Investigators are still trying to figure out a motive for the shooting death of America's top sniper, Chris Kyle and his friend Chad Littlefield. Both were shot to death last weekend at a shooting range in Texas. The suspect is a fellow veteran, Eddie Ray Routh.
Local Vietnam veteran Steve Penner believes the shooter likely suffers from post-traumatic stress disorder.
Penner told NewsChannel 3, "I just think oh my gosh, another guy who had a bad experience, who saw a lot of combat, who just came home and didn't know how to deal with it."
Over the last decade, some 70,000 service members have been diagnosed with PTSD.
Former Marine Derek Coy told ABC News, "I was constantly feeling anxious, I constantly felt like something bad was going to happen."
Penner says military members and their families need to be more vigilant about recognizing signs of trouble and to get help.
"It's like having a nervous breakdown and not getting over it, Penner said. "It can go on for years and years. You can have it the rest of your life."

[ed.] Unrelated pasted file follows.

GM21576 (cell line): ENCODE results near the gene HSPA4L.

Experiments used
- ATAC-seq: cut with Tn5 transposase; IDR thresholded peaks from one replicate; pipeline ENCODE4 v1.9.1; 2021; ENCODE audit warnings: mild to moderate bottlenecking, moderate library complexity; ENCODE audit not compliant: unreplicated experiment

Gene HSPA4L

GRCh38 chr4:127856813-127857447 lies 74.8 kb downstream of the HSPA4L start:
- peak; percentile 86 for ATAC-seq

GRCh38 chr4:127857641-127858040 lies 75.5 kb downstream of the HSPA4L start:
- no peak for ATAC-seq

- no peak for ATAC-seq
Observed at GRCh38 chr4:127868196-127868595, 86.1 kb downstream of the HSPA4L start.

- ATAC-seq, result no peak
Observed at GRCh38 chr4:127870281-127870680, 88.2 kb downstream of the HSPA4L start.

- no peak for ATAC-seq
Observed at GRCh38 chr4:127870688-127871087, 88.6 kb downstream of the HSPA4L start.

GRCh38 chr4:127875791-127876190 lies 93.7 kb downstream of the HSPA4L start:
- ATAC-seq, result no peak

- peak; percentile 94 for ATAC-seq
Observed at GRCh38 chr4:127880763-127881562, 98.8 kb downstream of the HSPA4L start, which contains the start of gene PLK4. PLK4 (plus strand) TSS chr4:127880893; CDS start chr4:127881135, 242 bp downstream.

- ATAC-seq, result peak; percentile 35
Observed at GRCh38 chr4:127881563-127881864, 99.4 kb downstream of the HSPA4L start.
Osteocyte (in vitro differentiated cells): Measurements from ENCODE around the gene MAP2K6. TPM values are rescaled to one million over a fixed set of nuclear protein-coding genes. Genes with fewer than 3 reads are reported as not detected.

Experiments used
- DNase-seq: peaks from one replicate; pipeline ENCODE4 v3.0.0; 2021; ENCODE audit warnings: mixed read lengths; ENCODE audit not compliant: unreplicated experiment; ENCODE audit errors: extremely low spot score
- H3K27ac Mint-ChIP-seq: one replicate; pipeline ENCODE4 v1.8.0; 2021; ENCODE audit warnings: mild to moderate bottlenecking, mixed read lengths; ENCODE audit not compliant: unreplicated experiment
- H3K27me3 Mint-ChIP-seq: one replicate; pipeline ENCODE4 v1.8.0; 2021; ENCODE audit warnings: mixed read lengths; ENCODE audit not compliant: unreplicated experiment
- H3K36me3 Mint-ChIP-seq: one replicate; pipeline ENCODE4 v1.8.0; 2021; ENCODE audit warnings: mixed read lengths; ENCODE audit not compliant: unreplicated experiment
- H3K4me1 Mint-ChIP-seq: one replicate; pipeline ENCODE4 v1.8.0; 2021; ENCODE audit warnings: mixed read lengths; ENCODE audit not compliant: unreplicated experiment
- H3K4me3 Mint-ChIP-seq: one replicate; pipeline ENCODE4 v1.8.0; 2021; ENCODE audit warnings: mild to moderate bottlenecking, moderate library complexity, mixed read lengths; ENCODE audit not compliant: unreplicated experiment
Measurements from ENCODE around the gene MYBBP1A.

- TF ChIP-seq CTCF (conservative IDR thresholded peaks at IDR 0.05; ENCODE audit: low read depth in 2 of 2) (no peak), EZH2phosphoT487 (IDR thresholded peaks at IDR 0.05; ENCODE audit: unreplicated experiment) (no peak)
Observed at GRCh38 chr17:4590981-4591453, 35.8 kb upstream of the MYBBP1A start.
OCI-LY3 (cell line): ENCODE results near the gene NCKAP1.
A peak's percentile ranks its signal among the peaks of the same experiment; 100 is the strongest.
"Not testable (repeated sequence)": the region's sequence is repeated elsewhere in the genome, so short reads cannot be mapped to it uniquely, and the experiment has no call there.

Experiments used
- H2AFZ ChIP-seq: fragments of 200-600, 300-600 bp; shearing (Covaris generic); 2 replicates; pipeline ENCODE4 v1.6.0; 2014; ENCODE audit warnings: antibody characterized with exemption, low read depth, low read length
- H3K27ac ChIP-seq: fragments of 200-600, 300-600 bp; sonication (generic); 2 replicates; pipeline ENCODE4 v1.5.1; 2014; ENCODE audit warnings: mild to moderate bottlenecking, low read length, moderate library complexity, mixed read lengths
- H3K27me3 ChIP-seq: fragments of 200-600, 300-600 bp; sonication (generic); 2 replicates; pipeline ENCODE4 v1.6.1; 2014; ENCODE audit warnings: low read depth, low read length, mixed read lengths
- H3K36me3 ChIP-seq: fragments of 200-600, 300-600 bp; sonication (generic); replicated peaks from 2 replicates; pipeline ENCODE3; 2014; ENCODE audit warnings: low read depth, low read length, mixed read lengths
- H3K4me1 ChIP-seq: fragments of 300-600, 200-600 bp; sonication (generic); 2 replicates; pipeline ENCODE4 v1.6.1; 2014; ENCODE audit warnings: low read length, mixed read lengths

Penner, who is a lawyer, says the criminal justice system is doing more to address the needs of veterans who have a hard time adjusting to life after combat. Santa Barbara County now has a veterans court.
Penner told NewsChannel 3, "it is a great program where veterans who do get into trouble with the law because of PTS(D) are treated differently, appropriately. Now, the justice system is treating them with more of a restorative justice than punishment justice."
It's still too soon to know if PTSD was a factor in the killings of Kyle and Littlefield, but officials say it's a problem the military needs to know more about.